For me, the most exciting poetic event of 2010 was the rediscovery of the superb Ennerdale poet, Tom Rawling (1916-1996).Rawling, who spent most of his life as a teacher and died in Oxford, came from a family that had farmed in the Ennerdale valley, Cumbria, for centuries. He was the son of the village schoolmaster.
He left the valley early but kept contact with his native region and his extended family, and returned often for fishing trips. He was an expert salmon fisherman, and worked with the naturalist and fishing-writer Hugh Falkus studying not merely the catching of sea-trout but their mysterious life-cycle.
Rawling only began writing poetry when he retired from teaching, but what poured out then was a rich and powerful flood of poems about his Ennerdale childhood, his memories of the farm and the village, and about fishing. The poems are vivid, sharp and close to the earth – and they bring to life a whole world, social and agricultural, much of which has vanished from the Lakes.
He had success with two books (Ghosts at my Back, 1982 and The Names of the Sea Trout, 1984) and got to know many of the leading poets of his time – Ted Hughes was a frequent fishing companion, Anne Stevenson encouraged his work, Seamus Heaney wrote friendly notes and comments on draft poems – but then somehow his work was forgotten.But late last year, thanks to pioneering work by Cumbrian writer Michael Baron, the Lamplugh and District Heritage Society (not usually a major poetry publisher) issued How Hall: Poems and Memories – A Passion for Ennerdale (£7.50), together with a superb CD (£5.00) of Rawling’s passionate, hypnotic voice reading his own poems.
Anyone who loves poetry por Lakeland needs to know these poems. As Chris McCully and I wrote in the magazine Trout and Salmon (my first venture into a fishing magazine – I haven’t held a rod in 50 years! – )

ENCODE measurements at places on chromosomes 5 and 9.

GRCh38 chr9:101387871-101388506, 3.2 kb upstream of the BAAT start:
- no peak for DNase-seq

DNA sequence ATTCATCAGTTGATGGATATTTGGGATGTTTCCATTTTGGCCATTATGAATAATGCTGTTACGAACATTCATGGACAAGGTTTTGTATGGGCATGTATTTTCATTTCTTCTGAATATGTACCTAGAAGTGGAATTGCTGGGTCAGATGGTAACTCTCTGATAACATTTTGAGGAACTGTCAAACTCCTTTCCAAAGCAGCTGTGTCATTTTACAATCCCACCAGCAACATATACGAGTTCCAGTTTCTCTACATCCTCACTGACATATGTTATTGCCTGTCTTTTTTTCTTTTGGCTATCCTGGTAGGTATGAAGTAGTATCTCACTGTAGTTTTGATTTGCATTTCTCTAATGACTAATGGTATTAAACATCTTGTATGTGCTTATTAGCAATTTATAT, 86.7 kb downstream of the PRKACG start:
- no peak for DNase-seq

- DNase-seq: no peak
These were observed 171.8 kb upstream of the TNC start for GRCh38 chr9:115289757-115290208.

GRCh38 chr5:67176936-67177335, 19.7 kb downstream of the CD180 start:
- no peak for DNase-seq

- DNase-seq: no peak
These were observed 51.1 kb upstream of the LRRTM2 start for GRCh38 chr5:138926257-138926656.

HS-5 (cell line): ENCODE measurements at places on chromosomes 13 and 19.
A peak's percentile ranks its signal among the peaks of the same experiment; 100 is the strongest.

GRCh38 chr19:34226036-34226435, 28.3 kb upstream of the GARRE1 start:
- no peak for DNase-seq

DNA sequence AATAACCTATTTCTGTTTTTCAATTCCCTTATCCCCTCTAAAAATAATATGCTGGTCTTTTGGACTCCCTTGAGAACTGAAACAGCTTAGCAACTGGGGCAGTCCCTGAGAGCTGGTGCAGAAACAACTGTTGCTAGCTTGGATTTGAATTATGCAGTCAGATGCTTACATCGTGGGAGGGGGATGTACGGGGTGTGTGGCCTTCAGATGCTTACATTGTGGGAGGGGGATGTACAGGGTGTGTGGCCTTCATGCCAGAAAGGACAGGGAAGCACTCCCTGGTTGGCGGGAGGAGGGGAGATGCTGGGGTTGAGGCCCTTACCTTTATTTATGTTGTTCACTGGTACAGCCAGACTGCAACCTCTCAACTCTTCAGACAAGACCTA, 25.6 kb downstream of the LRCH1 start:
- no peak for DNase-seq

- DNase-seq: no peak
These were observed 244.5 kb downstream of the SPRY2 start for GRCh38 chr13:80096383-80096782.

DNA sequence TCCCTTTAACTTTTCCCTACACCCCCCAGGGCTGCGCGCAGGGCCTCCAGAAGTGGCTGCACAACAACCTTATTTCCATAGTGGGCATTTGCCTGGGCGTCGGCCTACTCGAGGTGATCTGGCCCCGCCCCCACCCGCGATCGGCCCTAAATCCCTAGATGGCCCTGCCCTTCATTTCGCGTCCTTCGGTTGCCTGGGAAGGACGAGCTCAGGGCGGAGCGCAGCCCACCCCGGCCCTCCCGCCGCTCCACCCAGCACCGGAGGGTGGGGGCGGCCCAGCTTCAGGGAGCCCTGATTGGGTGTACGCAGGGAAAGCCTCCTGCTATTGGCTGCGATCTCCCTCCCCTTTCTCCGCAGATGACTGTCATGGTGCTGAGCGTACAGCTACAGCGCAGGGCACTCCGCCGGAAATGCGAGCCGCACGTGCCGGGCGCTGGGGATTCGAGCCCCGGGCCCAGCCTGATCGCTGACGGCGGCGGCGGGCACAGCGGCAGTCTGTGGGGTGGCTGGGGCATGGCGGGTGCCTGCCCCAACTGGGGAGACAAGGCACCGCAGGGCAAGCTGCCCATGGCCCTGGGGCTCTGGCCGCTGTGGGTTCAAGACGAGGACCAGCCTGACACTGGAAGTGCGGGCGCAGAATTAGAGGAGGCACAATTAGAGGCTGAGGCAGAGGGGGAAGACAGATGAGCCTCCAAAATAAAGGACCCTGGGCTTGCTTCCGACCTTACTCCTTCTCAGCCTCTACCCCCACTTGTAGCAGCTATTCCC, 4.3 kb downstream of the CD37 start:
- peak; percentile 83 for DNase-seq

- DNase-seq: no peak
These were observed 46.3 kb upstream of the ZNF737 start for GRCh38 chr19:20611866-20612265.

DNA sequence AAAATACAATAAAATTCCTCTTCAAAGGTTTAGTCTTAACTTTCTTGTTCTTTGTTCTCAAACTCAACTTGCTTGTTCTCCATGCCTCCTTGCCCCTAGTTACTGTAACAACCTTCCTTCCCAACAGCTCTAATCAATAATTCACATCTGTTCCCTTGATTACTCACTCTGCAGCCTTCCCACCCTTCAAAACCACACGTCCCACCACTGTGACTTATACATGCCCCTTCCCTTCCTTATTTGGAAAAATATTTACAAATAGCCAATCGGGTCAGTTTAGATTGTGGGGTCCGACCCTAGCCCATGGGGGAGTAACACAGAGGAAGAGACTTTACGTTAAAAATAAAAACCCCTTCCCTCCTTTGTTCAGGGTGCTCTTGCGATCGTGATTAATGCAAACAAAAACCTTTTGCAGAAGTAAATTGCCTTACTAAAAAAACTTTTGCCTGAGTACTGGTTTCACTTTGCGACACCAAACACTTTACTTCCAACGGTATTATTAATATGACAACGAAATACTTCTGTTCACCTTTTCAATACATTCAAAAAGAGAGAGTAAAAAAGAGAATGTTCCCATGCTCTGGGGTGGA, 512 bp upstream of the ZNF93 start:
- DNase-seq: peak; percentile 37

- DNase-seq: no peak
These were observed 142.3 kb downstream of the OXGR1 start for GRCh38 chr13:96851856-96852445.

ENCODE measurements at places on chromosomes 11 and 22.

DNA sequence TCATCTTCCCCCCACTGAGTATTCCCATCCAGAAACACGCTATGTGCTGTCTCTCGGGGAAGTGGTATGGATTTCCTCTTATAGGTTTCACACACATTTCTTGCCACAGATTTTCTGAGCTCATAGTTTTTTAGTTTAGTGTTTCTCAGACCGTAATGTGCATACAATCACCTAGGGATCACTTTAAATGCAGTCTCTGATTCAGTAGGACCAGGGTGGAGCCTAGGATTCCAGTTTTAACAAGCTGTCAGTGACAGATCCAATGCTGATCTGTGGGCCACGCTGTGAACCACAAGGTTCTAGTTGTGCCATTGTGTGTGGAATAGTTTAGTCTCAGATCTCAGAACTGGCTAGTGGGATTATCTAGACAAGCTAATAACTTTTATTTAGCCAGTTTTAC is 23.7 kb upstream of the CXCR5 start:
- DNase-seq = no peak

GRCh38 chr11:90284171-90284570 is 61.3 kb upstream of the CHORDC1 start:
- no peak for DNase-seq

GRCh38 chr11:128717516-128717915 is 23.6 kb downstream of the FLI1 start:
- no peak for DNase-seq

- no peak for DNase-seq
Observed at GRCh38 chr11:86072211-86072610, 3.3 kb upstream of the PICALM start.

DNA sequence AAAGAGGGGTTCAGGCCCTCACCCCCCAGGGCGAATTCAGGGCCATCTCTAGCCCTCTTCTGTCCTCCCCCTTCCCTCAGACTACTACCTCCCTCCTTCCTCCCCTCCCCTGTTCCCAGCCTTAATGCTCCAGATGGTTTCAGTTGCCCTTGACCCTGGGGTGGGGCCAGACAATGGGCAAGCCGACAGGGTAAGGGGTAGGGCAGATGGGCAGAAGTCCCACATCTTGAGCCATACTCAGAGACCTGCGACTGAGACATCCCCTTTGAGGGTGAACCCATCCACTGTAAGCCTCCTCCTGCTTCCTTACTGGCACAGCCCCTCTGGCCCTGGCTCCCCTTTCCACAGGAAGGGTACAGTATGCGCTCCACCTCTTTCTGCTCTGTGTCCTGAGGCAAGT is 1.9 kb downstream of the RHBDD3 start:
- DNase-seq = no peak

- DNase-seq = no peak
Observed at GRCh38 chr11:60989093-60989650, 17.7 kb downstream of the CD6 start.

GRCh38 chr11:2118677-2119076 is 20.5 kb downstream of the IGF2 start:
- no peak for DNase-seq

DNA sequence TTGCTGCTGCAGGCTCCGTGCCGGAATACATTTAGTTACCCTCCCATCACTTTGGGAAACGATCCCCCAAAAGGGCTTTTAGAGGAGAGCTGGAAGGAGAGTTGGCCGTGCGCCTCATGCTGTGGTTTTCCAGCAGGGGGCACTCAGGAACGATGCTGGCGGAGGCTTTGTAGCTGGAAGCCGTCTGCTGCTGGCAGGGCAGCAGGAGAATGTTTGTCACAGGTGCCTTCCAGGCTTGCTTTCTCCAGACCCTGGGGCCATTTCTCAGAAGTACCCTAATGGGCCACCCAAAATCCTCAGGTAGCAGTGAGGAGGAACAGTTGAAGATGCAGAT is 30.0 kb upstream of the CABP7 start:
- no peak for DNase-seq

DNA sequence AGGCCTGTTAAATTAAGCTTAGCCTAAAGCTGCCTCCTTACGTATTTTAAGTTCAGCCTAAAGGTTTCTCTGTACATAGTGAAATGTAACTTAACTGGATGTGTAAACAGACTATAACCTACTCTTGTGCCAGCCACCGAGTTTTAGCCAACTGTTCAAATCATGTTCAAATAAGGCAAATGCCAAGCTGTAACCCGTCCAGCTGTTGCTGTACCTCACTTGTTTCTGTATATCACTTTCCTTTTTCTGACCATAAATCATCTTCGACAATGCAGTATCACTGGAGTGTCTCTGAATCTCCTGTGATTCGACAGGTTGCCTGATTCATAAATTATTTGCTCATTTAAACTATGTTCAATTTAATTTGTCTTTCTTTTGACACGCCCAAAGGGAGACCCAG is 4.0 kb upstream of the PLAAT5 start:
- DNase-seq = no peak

“Rawling’s grip on the texture of rural Cumberland life was both sensory and philosophical. Writing of ‘Clipping Day’ he remembers
the ewe’s flesh flinching
as shears neared the throat
for the first cut into the rise
where new wool pushes off its past
in order to repeat it.
Often the recollections have a richness that rises to celebration, the glimpse of a good world charged with benevolent power that hints at the Biblical:
A good summer
was a full barn. Carts came, turned back empty,
came again, ironshod hooves struck cobbles,
a mare snorted as she charged the rising causeway,
winged shelvings swayed with the load,
wheels rattled. Then thunder, the barn floor
booming under fetlock-feathered Clydesdale feet.
A confirmed atheist, Rawling would have repudiated any religious overtones here but the sensory precision of his work (that ‘fetlock-feathered’ Clydesdale) would have earned respect from possibly the greatest nature-poet ever to have written in English, Gerard Manley Hopkins. And always there’s the accuracy. Architecture-buffs reading the last excerpt would recognise that ‘causeway’ as the stone ramp up to a raised Lakeland granary…
“[And Rawling’s fishing experience] bore fruit in poems like ‘Night Fisherman’, where sight is extinguished and the world slips all the more sharply into relief:
Now touch is master, blindman fingering
of reel and rod, the hook’s keen point.
Feet shuffle-feel the ground,
delicately crunch gravel;
body poised ready to reach
beneath the mirror of the pool…”
Here’s one more poem, in full:
for Seamus Heaney
Let the first hard frost
expose the spiny twigs
reveal the bare-black fruit.
Reach through jutting thorns
for the blue-hazed sloes,
ignore the blood on your wrist.
Needle-prick to the hard stone,
watch their transfusion seep
through the gin. Each day
an agitation of the jar,
and after many days of alchemy,
decant this ruby in your glass
to taste silk-sliding fire
of frost and thorns
and bitter fruit.
From The Names of the Sea-Trout (Littlewood Arc, 1993)
Besides the new collection, How Hall and the excellent CD (both available from email@example.com or firstname.lastname@example.org) several of Rawling’s original books and pamphlets are still just about available, new or second-hand, so I’ll add the links here. If you want to catch up with possibly the finest 20th century Cumbrian poet (and yes, he stands at least equal to Norman Nicholson) then you need to read them. For me, they helped to make 2010 a memorable year for English poetry.
And now, here’s to creativity – yours, mine, everyone’s – in 2011! Happy New Year.